Trinidad and Tobago honours Marion Jones on her birth anniversary

Trinidad and Tobago honours Marion Jones on her birth anniversary

Getting your Trinity Audio player ready...

Port of Spain, Trinidad and Tobago: Trinidad and Tobago remembered Marion Jones on the occasion of her birth anniversary. The Great Plains Black History Museum remembered her on August 16 in Black History.

According to the update, in 1931, Marion Jones was born. She was a Black Trinidadian librarian and novelist.

Marion Patrick Jones was born in Woodbrook, Port of Spain, Trinidad and Tobago. Her father, Patrick Jones, was of African/Chinese heritage and was a leading Trinidadian trade unionist and socio-political activist at the turn of the 20th century.

Reportedly, she graduated from St Joseph’s Convent, winning a Girls’ Open Island Scholarship in 1950 and placing third. She attended the Imperial College of Tropical Agriculture, St Augustine. In the 1950s, Jones went to New York City, where she earned a diploma in library science, paying for her education by working in a ceramics factory painting the wares. She worked with Manny Spiro to create a trade union. Jones then returned home to become a chartered librarian, working as a Senior Librarian at Carnegie Library, San Fernando, Trinidad.

In the 1960s, she continued her studies in Britain, graduating with a BSc from the University of London. She did postgraduate studies in social anthropology at the London School of Economics, writing a thesis on the Chinese community in Trinidad. She was married to Benedict Glean and the late Maurice O’Callaghan, who came to Trinidad from Cork in Ireland to help establish the Presentation Brothers’ school, Presentation College, in San Fernando at the end of the Second World War.

A pacifist and a Quaker, during her time in Britain, she played a role within the black community and “contributed to a series of statements by post-colonial activists on ‘race’ in the run-up to the 1964 UK general election, published by Theodore Roszak, editor of Peace News.” Glean brought together pacifists, forming a debating group called Multi-Racial Britain; however, when Martin Luther King Jr. was on his way to Stockholm to receive the Nobel Peace Prize, Glean arranged with Bayard Rustin for King to come to London to address a meeting, which David Pitt chaired.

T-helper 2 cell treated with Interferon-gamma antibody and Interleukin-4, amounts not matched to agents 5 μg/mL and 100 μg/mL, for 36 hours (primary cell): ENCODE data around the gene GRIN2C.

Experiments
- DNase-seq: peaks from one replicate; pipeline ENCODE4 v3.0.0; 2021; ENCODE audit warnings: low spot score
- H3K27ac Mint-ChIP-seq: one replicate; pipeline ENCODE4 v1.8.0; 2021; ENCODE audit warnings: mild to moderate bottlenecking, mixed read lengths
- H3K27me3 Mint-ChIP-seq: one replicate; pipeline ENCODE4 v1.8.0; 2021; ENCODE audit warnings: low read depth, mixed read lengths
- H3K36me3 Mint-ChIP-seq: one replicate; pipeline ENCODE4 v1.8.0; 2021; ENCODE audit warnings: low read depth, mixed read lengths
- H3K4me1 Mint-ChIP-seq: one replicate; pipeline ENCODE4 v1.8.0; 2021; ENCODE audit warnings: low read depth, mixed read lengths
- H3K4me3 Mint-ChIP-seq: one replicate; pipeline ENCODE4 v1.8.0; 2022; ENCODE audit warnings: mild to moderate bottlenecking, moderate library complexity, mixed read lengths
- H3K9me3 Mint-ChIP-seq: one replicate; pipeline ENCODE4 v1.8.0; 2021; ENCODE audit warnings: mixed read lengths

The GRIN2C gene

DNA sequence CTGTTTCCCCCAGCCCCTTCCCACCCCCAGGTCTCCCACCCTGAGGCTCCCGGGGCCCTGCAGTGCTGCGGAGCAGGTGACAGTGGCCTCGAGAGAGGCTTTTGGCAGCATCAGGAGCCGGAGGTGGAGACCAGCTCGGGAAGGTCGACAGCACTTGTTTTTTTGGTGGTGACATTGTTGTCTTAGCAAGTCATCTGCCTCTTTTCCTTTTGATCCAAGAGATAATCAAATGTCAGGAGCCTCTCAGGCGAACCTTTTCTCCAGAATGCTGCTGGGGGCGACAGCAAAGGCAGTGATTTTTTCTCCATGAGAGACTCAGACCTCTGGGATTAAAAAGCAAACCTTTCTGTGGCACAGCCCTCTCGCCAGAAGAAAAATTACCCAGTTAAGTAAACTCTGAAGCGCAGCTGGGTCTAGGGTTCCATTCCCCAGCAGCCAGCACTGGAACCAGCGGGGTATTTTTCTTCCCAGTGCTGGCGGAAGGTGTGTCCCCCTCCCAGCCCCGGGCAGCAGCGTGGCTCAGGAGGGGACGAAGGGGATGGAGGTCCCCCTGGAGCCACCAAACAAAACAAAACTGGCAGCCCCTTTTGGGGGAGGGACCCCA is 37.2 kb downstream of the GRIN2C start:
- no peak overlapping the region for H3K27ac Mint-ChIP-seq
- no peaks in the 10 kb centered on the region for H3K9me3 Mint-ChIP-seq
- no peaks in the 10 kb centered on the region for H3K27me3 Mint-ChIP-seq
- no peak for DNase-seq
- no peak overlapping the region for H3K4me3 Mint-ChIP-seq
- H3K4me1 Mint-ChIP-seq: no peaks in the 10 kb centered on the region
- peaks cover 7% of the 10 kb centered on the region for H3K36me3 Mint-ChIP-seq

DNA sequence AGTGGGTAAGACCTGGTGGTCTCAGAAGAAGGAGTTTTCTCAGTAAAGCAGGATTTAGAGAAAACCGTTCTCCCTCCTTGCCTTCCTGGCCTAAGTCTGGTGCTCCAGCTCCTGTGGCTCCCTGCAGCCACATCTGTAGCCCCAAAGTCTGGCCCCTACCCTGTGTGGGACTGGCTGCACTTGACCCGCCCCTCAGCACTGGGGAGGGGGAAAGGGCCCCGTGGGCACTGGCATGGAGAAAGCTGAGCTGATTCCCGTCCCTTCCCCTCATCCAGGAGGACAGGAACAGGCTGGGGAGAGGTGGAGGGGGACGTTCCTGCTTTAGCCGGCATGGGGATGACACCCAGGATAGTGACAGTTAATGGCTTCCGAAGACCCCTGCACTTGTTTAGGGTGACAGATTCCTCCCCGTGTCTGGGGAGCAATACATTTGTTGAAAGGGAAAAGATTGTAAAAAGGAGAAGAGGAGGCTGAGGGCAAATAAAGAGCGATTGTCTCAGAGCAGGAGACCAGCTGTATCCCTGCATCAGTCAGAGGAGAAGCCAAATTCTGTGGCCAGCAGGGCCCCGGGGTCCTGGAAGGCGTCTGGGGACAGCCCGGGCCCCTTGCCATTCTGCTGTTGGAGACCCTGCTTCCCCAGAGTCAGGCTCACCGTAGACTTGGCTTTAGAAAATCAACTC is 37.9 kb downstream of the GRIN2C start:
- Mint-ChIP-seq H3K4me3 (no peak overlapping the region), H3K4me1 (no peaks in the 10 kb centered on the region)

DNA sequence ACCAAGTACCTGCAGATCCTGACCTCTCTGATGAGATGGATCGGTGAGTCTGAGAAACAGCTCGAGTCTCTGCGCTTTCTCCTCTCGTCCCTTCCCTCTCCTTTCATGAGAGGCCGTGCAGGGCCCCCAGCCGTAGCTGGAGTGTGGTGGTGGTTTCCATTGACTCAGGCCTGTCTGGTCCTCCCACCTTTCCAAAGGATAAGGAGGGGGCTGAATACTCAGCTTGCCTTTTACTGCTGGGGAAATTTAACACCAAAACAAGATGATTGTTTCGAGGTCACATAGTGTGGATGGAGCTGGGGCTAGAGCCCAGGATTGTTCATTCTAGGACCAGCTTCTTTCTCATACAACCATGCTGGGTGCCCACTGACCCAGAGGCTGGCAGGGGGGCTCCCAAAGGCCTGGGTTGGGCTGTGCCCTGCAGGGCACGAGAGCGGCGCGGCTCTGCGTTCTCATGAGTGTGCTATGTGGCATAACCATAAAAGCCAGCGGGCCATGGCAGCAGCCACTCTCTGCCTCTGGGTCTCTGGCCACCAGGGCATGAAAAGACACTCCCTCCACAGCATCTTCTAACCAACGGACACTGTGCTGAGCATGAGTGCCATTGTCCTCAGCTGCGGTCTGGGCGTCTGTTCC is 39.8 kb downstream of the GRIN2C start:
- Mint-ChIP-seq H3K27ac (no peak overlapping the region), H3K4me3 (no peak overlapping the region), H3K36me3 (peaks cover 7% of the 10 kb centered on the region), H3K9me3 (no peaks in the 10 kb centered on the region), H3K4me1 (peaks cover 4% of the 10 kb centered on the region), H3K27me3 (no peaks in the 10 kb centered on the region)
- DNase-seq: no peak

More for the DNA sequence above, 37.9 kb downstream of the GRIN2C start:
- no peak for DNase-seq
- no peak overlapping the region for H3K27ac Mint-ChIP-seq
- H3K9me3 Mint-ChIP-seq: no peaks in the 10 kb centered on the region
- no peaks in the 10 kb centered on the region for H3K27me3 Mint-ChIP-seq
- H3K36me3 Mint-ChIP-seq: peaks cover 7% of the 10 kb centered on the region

The new movement was formed at the end, and Glean was appointed secretary.” The movement founded at that gathering in December 1964 was the Campaign Against Racial Discrimination (CARD), formally launched soon afterwards. She was the Director of Social Science Programs for UNESCO in Paris from 1965 to 1990. During that time, she used her married name, Marion O’Callaghan, or Marion Glean O’Callaghan, for her non-fiction writings, particularly on Africa. She oversaw the anti-apartheid program at UNESCO.

The update claimed that her first novel, Pan Beat (1973), and her other novel, J’Ouvert Morning, were published in 1976 and examined middle-class predicaments in a society with a colonial heritage. These were published under the name Marion Patrick Jones as Marion O’Callaghan wrote “Introductory Notes” for a symposium, Sociological Theories; Race and Colonialism, published by UNESCO in 1980. Writing by Jones appears in such collections as Her True-True Name: An Anthology of Women’s Writing from the Caribbean (eds Pamela Mordecai and Betty Wilson, 1989), Caribbean Women Writers: Essays from the First International Conference (ed. Selwyn R. Cudjoe, 1990) and Daughters of Africa: An International Anthology of Words and Writings by Women of African Descent (ed. Margaret Busby, 1992).

As Marion O’Callaghan, she wrote a weekly commentary column in the Trinidad and Tobago Newsday newspaper. After retiring from UNESCO in 1990, she lived in Trinidad. She died aged 84 at her home in Port of Spain on March 2, 2016. (African American Registry, 2023)